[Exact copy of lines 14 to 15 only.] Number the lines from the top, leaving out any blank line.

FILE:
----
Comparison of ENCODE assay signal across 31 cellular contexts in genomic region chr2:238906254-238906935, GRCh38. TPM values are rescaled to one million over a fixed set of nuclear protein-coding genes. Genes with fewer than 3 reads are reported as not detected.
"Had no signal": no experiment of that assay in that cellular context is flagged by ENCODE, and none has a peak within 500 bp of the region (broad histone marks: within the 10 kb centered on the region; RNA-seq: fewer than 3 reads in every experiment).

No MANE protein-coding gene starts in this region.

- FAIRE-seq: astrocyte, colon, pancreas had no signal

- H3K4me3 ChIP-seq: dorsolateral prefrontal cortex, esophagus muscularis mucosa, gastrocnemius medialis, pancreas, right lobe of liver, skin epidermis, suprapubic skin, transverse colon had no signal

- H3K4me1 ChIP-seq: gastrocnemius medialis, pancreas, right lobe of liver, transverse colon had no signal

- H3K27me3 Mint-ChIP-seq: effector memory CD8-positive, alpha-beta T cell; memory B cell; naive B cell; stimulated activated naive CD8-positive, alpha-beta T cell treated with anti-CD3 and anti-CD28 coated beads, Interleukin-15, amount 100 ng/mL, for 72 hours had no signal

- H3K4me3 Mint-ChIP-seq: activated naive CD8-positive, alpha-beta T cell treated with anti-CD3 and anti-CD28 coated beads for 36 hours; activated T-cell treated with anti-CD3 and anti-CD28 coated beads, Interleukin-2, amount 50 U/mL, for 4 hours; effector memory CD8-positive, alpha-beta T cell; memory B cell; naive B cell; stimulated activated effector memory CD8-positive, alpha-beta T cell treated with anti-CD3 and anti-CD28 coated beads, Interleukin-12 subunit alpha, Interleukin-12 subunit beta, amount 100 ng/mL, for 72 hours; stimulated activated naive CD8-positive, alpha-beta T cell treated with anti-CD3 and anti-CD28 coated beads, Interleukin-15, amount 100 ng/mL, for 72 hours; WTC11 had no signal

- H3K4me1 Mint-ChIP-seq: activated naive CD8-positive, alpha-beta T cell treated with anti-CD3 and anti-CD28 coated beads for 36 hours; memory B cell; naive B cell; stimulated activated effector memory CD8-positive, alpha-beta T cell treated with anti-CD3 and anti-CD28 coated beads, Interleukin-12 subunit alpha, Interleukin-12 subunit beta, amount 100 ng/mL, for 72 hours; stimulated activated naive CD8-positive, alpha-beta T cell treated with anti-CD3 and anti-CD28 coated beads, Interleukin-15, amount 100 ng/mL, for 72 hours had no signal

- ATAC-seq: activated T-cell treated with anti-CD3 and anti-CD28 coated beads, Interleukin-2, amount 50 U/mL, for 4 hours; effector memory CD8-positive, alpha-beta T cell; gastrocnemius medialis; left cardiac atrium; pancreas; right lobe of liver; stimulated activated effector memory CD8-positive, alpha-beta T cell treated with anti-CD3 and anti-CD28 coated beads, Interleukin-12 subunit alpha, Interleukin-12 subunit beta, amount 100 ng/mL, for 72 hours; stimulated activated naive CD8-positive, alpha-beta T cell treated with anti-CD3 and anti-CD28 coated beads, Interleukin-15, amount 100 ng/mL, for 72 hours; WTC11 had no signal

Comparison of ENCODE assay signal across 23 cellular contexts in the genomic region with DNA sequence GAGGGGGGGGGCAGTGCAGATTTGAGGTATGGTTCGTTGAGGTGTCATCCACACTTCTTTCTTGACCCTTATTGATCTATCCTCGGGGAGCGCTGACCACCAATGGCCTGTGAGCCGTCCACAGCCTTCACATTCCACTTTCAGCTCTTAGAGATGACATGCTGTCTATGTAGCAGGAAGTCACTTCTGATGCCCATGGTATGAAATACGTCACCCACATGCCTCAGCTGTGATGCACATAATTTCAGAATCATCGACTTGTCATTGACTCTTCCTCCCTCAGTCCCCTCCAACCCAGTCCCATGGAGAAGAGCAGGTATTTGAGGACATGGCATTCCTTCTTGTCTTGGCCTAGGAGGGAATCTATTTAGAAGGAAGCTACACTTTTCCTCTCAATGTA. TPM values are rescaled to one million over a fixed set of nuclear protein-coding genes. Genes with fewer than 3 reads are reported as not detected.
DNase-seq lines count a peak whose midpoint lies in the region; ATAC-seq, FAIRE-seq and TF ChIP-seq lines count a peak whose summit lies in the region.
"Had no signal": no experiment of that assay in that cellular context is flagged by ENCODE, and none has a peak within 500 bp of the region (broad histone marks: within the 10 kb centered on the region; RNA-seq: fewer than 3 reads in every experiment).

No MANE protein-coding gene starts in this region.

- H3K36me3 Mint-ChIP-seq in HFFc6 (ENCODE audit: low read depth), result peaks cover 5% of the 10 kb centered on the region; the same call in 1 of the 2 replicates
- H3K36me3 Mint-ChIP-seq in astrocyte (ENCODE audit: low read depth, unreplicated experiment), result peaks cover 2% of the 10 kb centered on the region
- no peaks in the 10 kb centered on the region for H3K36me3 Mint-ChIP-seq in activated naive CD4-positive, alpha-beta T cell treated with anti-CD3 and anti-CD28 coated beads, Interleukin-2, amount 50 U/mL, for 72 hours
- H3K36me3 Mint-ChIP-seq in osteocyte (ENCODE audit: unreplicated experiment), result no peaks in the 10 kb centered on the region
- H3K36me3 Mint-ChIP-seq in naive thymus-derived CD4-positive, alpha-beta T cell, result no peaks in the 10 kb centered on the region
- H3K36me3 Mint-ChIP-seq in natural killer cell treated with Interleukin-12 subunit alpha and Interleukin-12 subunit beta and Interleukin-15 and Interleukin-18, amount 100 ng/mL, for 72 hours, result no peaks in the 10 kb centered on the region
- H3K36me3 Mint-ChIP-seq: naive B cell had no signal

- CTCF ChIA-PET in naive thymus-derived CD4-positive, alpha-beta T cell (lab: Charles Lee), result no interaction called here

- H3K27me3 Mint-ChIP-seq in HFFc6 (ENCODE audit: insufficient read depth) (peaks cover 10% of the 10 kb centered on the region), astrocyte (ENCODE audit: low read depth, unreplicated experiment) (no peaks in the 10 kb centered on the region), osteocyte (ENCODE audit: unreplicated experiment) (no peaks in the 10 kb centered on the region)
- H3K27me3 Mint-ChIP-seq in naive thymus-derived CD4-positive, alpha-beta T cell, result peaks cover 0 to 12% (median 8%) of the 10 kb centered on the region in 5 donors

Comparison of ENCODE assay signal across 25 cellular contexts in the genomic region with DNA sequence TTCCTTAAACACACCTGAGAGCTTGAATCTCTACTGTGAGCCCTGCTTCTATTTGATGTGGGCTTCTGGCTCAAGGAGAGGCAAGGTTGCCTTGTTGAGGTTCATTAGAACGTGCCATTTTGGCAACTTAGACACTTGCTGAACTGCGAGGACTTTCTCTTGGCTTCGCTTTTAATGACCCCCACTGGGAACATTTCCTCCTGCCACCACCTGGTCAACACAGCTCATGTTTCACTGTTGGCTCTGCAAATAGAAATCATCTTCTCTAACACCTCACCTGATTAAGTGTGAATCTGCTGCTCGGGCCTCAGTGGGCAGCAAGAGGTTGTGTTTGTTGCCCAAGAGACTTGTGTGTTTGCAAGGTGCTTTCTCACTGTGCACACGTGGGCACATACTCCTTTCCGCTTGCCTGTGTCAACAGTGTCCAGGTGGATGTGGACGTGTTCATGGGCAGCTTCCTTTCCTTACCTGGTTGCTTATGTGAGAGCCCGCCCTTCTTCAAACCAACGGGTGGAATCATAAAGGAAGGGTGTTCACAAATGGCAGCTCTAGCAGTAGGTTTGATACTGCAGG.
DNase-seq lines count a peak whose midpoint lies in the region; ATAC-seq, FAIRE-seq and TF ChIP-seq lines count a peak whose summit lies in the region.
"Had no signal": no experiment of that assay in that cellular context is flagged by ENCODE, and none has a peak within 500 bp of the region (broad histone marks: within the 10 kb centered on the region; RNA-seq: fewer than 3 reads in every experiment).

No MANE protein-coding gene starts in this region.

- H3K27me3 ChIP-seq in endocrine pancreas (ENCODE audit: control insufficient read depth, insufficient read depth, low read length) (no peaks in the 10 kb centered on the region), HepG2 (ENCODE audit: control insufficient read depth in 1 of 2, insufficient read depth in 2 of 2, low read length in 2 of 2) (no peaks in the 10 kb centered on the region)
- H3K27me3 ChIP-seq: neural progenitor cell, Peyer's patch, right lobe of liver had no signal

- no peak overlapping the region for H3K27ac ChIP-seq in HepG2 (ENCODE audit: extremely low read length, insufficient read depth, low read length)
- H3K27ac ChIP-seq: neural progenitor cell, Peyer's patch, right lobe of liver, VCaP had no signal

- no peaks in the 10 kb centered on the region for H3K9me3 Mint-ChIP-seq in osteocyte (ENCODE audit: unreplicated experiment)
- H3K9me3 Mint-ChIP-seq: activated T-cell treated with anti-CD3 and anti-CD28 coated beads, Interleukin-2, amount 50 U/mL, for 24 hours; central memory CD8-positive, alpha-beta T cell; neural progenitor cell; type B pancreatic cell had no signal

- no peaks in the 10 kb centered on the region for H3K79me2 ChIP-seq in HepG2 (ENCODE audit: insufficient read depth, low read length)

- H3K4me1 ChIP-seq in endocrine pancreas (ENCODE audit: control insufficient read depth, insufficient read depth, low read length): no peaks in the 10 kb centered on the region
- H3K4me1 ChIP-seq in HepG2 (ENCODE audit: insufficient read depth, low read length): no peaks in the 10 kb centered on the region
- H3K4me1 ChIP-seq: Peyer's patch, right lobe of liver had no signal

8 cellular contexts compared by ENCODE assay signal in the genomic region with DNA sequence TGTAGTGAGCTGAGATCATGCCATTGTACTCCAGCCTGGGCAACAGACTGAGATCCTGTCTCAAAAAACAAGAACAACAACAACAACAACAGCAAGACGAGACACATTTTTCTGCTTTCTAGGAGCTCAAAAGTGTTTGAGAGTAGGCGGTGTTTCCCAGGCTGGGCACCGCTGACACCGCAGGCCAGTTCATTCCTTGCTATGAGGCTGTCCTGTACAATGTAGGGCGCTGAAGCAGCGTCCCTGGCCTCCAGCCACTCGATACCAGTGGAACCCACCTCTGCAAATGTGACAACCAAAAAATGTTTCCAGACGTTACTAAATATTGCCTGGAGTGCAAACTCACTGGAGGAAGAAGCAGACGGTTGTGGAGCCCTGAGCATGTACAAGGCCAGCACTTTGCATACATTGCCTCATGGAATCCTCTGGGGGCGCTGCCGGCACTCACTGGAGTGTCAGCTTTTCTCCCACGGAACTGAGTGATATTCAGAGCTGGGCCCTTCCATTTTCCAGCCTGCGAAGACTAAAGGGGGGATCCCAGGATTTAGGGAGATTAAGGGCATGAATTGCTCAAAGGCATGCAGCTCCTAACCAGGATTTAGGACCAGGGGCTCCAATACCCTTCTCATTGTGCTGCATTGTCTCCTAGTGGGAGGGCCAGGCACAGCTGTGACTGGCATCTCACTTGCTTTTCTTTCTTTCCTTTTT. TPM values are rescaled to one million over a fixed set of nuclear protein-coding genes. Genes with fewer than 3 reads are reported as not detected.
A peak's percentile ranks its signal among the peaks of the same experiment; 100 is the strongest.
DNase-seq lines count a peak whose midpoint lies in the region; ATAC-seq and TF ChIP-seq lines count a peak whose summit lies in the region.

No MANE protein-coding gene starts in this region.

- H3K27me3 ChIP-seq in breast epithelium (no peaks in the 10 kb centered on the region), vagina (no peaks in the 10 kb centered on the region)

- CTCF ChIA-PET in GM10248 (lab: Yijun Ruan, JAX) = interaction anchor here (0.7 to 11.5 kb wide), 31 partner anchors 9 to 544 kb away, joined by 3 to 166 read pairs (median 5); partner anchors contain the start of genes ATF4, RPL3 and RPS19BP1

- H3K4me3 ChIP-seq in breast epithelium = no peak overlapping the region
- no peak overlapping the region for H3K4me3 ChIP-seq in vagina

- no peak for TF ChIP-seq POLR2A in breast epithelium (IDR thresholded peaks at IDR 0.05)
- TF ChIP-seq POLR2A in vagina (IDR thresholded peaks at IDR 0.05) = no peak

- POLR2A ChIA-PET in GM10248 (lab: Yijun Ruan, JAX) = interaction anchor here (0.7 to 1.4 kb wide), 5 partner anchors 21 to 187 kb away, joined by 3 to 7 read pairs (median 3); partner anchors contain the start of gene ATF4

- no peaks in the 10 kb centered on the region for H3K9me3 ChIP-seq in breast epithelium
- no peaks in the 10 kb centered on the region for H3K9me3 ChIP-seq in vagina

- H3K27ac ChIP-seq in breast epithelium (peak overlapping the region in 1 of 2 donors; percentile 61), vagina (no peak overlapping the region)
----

No MANE protein-coding gene starts in this region.

- H3K36me3 Mint-ChIP-seq in HFFc6 (ENCODE audit: low read depth), result peaks cover 5% of the 10 kb centered on the region; the same call in 1 of the 2 replicates